Act V - Scene II

[The same and the Merchants.]

GOVERNOR: Ah, how do you do, my fine fellows?

MERCHANTS: [bowing] We wish you health, father.

GOVERNOR: Well, my dearly beloved friends, how are you? How are your goods selling? So you complained against me, did you, you tea tanks, you scurvy hucksters? Complain, against me? You crooks, you pirates, you. Did you gain a lot by it, eh? Aha, you thought you'd land me in prison? May seven devils and one she-devil take you! Do you know that—

ANNA: Good heavens, Antosha, what words you use!

GOVERNOR: [irritated] Oh, it isn't a matter of words now. Do you know that the very official to whom you complained is going to marry my daughter? Well, what do you say to that? Now I'll make you smart. You cheat the people, you make a contract with the government, and you do the government out of a hundred thousand, supplying it with rotten cloth; and when you give fifteen yards away gratis, you expect a reward besides. If they knew, they would send you to—And you strut about sticking out your paunches with a great air of importance: "I'm a merchant, don't touch me." "We," you say, "are as good as the nobility." Yes, the nobility, you monkey-faces. The nobleman is educated. If he gets flogged in school, it is for a purpose, to learn something useful. And you—start out in life learning trickery. Your master beats you for not being able to cheat. When you are still little boys and don't know the Lord's Prayer, you already give short measure and short weight. And when your bellies swell and your pockets fill up, then you assume an air of importance. Whew! What marvels! Because you guzzle sixteen samovars full a day, that's why you put on an air of importance. I spit on your heads and on your importance.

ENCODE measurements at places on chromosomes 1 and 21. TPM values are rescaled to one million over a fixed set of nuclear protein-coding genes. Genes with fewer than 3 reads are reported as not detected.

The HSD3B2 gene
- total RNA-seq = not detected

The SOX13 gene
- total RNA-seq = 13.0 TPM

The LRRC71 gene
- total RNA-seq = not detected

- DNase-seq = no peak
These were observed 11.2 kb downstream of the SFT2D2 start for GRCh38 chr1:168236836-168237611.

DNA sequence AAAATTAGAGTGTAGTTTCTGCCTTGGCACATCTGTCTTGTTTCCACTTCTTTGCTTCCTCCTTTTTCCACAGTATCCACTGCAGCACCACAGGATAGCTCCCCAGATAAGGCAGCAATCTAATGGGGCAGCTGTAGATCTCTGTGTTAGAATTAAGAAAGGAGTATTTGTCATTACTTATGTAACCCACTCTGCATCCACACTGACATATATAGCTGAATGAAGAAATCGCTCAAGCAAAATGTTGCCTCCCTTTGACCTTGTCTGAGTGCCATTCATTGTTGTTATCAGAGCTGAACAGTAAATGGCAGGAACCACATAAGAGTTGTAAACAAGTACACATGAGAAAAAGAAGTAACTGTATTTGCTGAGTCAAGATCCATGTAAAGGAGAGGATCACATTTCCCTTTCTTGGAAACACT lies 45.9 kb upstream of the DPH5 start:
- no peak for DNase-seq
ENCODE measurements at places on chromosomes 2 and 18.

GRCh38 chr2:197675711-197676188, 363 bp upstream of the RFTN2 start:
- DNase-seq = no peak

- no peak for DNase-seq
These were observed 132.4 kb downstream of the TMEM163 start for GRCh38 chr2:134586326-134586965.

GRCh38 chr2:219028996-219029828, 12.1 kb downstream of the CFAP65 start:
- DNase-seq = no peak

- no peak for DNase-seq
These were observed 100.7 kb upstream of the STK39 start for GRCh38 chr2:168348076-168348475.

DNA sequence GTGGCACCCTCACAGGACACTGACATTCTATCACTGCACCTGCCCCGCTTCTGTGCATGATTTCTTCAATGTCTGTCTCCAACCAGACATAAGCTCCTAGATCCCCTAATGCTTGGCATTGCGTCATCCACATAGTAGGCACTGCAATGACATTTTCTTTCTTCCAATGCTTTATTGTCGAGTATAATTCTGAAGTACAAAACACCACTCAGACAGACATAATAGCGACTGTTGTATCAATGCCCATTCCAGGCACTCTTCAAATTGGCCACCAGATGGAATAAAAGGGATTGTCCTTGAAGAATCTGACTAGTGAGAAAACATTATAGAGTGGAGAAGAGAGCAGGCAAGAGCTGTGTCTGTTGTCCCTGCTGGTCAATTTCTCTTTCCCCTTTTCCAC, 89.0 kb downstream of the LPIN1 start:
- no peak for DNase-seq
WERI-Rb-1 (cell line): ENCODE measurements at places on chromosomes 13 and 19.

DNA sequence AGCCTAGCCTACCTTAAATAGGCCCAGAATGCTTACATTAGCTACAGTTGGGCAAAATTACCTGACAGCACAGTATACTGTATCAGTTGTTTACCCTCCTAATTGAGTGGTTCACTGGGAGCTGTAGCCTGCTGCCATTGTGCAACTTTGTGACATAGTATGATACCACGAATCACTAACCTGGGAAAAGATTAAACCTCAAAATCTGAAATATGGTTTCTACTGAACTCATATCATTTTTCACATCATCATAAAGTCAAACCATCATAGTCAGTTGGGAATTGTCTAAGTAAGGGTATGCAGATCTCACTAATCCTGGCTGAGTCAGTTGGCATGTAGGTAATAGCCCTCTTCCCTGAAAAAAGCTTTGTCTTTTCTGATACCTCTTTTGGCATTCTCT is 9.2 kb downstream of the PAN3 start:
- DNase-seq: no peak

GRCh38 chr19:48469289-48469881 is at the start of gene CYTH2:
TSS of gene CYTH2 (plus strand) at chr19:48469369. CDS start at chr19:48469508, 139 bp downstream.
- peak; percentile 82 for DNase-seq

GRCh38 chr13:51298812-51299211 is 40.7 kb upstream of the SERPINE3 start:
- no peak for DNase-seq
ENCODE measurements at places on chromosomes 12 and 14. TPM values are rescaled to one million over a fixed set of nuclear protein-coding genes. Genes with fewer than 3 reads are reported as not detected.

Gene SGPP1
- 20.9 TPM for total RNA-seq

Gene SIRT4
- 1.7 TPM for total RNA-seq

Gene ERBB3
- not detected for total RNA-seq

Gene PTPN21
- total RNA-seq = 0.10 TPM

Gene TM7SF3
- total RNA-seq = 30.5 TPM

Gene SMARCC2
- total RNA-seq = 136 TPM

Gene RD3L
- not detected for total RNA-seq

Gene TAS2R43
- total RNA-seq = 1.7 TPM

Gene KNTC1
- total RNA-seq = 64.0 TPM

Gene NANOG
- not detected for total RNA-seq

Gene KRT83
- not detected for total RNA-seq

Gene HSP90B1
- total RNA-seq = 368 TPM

MERCHANTS: [bowing] We are guilty, Anton Antonovich.

GOVERNOR: Complaining, eh? And who helped you with that grafting when you built a bridge and charged twenty thousand for wood when there wasn't even a hundred rubles' worth used? I did. You goat beards. Have you forgotten? If I had informed on you, I could have despatched you to Siberia. What do you say to that?

A MERCHANT. I'm guilty before God, Anton Antonovich. The evil spirit tempted me. We will never complain against you again. Ask whatever satisfaction you want, only don't be angry.

GOVERNOR: Don't be angry! Now you are crawling at my feet. Why? Because I am on top now. But if the balance dipped the least bit your way, then you would trample me in the very dirt—you scoundrels! And you would crush me under a beam besides.

MERCHANTS: [prostrating themselves] Don't ruin us, Anton Antonovich.

GOVERNOR: Don't ruin us! Now you say, don't ruin us! And what did you say before? I could give you—[shrugging his shoulders and throwing up his hands.] Well, God forgive you. Enough. I don't harbor malice for long. Only look out now. Be on your guard. My daughter is going to marry, not an ordinary nobleman. Let your congratulations be—you understand? Don't try to get away with a dried sturgeon or a loaf of sugar. Well, leave now, in God's name.

[Merchants leave.]